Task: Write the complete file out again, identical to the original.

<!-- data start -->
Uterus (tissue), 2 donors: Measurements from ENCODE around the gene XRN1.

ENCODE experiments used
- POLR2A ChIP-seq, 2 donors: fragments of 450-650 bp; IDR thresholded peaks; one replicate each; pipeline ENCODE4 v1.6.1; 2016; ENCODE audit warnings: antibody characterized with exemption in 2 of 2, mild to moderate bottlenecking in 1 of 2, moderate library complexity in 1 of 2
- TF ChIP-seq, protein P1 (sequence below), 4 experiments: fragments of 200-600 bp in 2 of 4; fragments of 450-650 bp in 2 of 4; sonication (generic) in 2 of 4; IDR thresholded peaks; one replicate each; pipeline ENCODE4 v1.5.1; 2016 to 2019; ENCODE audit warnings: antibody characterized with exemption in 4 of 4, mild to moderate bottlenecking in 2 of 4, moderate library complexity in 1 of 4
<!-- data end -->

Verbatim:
Uterus (tissue), 2 donors: Measurements from ENCODE around the gene XRN1.

ENCODE experiments used
- POLR2A ChIP-seq, 2 donors: fragments of 450-650 bp; IDR thresholded peaks; one replicate each; pipeline ENCODE4 v1.6.1; 2016; ENCODE audit warnings: antibody characterized with exemption in 2 of 2, mild to moderate bottlenecking in 1 of 2, moderate library complexity in 1 of 2
- TF ChIP-seq, protein P1 (sequence below), 4 experiments: fragments of 200-600 bp in 2 of 4; fragments of 450-650 bp in 2 of 4; sonication (generic) in 2 of 4; IDR thresholded peaks; one replicate each; pipeline ENCODE4 v1.5.1; 2016 to 2019; ENCODE audit warnings: antibody characterized with exemption in 4 of 4, mild to moderate bottlenecking in 2 of 4, moderate library complexity in 1 of 4